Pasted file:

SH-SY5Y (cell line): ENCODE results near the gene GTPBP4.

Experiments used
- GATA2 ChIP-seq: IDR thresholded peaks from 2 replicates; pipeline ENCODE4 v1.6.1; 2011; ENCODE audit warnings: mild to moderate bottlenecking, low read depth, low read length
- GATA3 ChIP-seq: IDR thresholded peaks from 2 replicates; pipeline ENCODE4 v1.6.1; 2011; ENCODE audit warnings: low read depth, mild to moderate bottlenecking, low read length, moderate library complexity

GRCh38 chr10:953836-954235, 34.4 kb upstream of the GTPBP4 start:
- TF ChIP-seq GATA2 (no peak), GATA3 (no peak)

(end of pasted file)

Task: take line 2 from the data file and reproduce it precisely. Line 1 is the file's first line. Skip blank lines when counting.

Experiments used